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I have some classes like this
class A
{
public:
    B *b;
    C *c;
};

class B
{
};

class C
{
};

I have some global variables, that is used in A, B and C class. I know using global variables is unsuitable for maintenance, so I'm considering converting to local variables. I'm thinking about this
class C;

class B
{
    C *c;
    int local1;
};

class C
{
    B *b;
    int local2;
};

Then in A class, I make the reference like this
b = new B();
c = new C();
c->b = b;
b->c = c;

So in B class a can access local2 variable of C like this
void B::DoSomething()
{
    c->local2 = 0;
}

Similarly, I can access local1 variable from C. This code works, but I'm wondering, is there a better method? I mean, a clearly method to "cross use" these variables without this cross reference?
Of course, the local1 varialbe is "belong to" B, local2 is "belong to" C in its using mean, so I don't want to declare both local1, local2 in one class.
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Solution 2

Your class structure is a little puzzling. It seems to me that the int value(s) really might belong in A and then B and C instances refer to an instance of A (in the constructor). [The value(s) in A should then be private with a 'get' accessor.]

If this is not the case and you really need the structure as described, the C constructor should perhaps accept a reference to a B instance, and B should have a 'set' accessor for its internal value. Both B's and C's internal values should have private (or maybe/arguably protected) access and have set/get accessors. You shouldn't allow public access to these and access them directly from A.
   
v2
Comments
thanh_bkhn 28-Jun-13 1:29am
   
I really need A to contains B and C. I might replace the direct access to local variable of C from B by a set/get accessor. But I'm worndering is this cross reference structure OK?
Stefan_Lang 28-Jun-13 3:17am
   
It's generally a bad idea to build a structure that effectively creates a cyclic dependency. In doing so you destroy the hierarchical structure, and it is no longer clear which class's operations dominate anothers, or which class should or can release it's data structures first when cleaning up. The more functionality you add to either affected class, the more problems you create, because dependencies are unclear.

It's not always possible to entirely avoid cyclic dependencies, but it's always possible to create a hierarchical structure to resolve responsibilities within such a cycle. If you can provide more information about the roles that the classes A, B and C should fulfil, and what those variables are used for, then we might be able to suggest an appropriate solution.
nv3 28-Jun-13 3:20am
   
There is no problem with what you call cross reference. The question is: Is local1 really a property of the B object? If yes, then it belongs there (and not in a global variable) and as Harvey said, you should make it private and offer a set/get function to it. If no, then it doesn't make sense to convert your global variable into a member just "avoid globals". Use the class concept for the logical structuring of your data that makes sense.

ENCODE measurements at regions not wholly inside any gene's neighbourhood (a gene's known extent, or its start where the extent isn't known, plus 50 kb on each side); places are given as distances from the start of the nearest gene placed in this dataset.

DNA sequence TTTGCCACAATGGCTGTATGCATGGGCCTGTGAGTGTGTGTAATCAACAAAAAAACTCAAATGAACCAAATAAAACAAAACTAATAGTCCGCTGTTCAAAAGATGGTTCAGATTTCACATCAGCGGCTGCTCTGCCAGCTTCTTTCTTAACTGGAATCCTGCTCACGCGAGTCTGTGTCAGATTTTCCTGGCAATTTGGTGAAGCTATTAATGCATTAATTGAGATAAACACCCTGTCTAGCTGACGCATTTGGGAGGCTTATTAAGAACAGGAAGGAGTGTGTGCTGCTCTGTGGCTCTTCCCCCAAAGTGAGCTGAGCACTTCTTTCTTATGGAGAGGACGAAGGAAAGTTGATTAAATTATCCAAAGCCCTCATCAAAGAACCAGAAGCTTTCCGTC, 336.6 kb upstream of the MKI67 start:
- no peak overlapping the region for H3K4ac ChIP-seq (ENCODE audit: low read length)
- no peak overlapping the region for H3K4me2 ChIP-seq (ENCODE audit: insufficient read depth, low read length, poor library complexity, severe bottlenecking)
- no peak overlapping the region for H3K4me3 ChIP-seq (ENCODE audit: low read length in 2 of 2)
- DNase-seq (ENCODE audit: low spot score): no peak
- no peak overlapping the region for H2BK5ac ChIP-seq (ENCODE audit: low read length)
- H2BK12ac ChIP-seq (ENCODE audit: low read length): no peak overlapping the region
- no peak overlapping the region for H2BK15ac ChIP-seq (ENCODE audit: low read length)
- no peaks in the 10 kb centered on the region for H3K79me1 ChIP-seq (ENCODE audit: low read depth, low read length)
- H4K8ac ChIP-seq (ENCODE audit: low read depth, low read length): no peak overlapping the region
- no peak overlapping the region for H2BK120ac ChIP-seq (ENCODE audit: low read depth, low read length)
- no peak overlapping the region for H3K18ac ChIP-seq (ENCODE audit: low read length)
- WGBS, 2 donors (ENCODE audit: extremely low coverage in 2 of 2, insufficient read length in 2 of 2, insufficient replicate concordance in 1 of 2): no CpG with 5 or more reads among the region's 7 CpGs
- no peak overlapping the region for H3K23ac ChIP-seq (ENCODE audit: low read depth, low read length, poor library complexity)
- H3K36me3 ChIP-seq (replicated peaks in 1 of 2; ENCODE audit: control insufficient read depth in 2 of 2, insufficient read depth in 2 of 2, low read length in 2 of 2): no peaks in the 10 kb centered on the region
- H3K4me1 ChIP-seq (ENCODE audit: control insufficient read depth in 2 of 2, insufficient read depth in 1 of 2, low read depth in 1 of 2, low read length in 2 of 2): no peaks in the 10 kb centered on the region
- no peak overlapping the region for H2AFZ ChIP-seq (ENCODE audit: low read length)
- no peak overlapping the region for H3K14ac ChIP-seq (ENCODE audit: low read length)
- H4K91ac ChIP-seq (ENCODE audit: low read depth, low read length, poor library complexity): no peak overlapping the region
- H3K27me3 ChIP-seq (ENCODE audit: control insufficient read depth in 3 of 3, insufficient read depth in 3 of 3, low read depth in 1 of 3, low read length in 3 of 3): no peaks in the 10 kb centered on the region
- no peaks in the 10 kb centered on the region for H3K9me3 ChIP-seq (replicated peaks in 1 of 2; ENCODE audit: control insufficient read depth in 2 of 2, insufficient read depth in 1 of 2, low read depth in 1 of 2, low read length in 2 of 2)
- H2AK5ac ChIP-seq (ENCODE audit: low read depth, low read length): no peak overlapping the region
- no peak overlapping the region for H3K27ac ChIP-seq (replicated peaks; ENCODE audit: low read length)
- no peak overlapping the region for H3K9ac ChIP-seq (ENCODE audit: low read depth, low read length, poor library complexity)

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Solution 3

The decision where a variable belongs shouldn't be based on "ease of access", but on actual association. You didn't specify what these local variables are for, and what property they describe, but at the heart of avoiding global variables is the realization that almost every variable describes some kind of property or state of some kind of object, and therefore should be tied to that object. (and you should create a class for that object if you didn't already)

Accessibility is really only an afterthought. If for instance you have a variable that describes a property of B, and you need to access this information for specific operations in A and C, then pass that property as a function parameter, or provide a method for be to read the value of this property, if A/C already have access to the B object.

There are certainly exceptions to the abovementioned 'rule'. But it really helps if you consider what, exactly, a certain variable describes. OTOH, if the purpose of that local variable cannot be described easily, this may be due to variable reuse; that is another problem entirely, and should be avoided. There is a recent article about why you shouldn't recycle local variables[^], and it applies to global variables as well. Maybe even more so!
   
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Solution 4

I would recommend creating a separate class to hold the variables.
Access to the variables could be given using methods instead of directly.

You could also make the variables and methods static to avoid having to create an object of the class.
   
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Solution 5

An alternative would be to keep the variable local in A and pass a reference to B and C in their constructor. Then B and C store the reference and use the same variable. This is closer to a global variable but it is only known between the 3 classes. It would look like that:

class A
{
    B * b;
    C * c;
    int local
};

class B
{
    B(int & loc) : local(loc)
    {
    }
    int & local;
};


And it would be initialized that way in A:
b = new B(local);


If you only need one instance of local, you may consider making it static. In that case you wouldn't need to pass it in the constructor.
   
Comments
thanh_bkhn 1-Jul-13 22:28pm
   
Thank. I think your solution could help me.

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